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US Added 147.05 MW Geothermal Capacity in 2012

December 20, 2012 By Jessica Lyons Hardcastle

Seven new geothermal projects and additions came online in three states in 2012, totaling 147.05 MW of gross capacity, according to the Geothermal Energy Association.

This represents the US’ second highest increase in geothermal power capacity over a calendar year since the production tax credit (PTC) was extended to geothermal in 2005, and a 5 percent percent increase over 2011 year-end data, the trade organization says.

Projects and new additions that came online in 2012 include:

  • Energy Source’s 49.9 MW John L. Featherstone Plant in California
  • Ormat’s 30 MW McGinness Hills project in Nevada
  • US Geothermal’s 30.1 MW Neal Hot Springs project in Oregon
  • US Geothermal’s 12.75 MW San Emidio I project in Nevada
  • Ormat’s 18 MW Tuscarora project in Nevada
  • Terra-Gen’s 6.2 MW Dixie Valley I project in Nevada
  • ElectraTherm’s 0.1 MW Florida Canyon Mine project in Nevada

In addition to these seven projects, GEA says 13 geothermal companies have projects in stage 3 or 4 of development, some of which are expected to come online in 2013.

GEA says some additional highlights of US geothermal industry development in 2012 were:

  • The first hybrid solar-geothermal project was commissioned by Enel Green Power at its Stillwater Geothermal Power Plant.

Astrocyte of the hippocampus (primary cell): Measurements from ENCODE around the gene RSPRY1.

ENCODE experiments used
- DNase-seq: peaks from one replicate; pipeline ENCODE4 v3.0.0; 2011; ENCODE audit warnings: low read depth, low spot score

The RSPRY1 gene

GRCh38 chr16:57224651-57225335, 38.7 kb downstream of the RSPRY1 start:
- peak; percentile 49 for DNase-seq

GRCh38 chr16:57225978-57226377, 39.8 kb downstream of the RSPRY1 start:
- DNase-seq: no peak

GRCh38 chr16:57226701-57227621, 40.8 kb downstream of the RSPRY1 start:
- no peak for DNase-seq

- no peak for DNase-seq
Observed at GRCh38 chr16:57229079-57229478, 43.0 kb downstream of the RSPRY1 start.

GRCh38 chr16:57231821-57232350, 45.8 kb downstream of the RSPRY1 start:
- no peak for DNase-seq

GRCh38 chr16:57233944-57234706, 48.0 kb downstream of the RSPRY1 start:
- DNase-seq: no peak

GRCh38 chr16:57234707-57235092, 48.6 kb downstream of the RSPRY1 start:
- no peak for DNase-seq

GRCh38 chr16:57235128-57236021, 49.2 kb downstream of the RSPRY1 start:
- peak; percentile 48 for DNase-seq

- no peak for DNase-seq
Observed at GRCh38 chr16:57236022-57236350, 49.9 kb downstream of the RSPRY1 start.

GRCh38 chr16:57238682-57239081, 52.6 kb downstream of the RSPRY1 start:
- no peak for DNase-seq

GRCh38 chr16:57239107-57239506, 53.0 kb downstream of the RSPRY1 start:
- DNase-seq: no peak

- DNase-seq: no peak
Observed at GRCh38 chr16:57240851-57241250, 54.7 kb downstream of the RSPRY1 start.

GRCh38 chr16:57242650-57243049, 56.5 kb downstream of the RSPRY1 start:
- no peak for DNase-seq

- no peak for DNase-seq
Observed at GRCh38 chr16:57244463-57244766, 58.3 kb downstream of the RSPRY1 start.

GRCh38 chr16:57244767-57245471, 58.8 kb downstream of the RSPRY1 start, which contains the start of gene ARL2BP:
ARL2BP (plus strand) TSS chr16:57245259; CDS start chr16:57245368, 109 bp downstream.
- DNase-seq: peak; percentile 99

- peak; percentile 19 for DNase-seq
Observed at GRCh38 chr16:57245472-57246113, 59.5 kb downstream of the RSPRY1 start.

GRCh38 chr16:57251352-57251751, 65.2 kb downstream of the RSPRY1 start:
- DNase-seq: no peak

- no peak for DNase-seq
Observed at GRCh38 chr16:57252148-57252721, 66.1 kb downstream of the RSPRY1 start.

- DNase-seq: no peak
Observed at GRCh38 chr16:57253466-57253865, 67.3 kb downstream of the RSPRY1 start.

• The first co-production of geothermal power at a gold mine was commissioned by ElectraTherm at the Florida Canyon Mine in Nevada.
  • The first in a decade high-temperature flash steam geothermal power plant was brought on-line in Southern California by Energy Source, the 49.9 MW John L. Featherstone Geothermal Power Plant.
  • The first utility-scale geothermal power plant in Oregon was brought on-line at Neal Hot Springs by US. Geothermal.

The industry saw several technological advances in 2012, according to GEA. These include advances in enhanced geothermal systems (EGS) technology — the process of extracting heat from engineered reservoirs through fluid injection and rock stimulation. At the world’s largest series of geothermal plants, The Geysers in California, the US Department of Energy invested $6 million in EGS technology, which resulted in a 5 MW equivalent of geothermal steam at this Calpine-operated project, that is now on its way to commercial production.

DOE was also active at the Salton Sea geothermal plant operated by Simbol Materials. At this demonstration facility, Simbol is working to produce lithium, manganese and zinc from geothermal brines during the geothermal power process. The company plans to continue this work, which it says has the potential to produce enough lithium for 300,000-600,000 electric vehicle batteries per year, and to turn the United States into a major lithium producer.

Policy wise, Congress took action to help geothermal in 2012. The Senate Finance Committee’s Family and Business Tax Certainty Act would allow projects to lock in the federal tax credits once they are “under construction,” instead of current law’s approach, which requires them to be producing power by a specific date, and that date right now is Jan. 1, 2014.

The Senate Finance Committee approved the change on a bi-partisan vote, and it is actively under discussion in the lame duck session’s fiscal cliff negotiations. If it is adopted, GEA says it could spur strong growth in geothermal power for several years.

 



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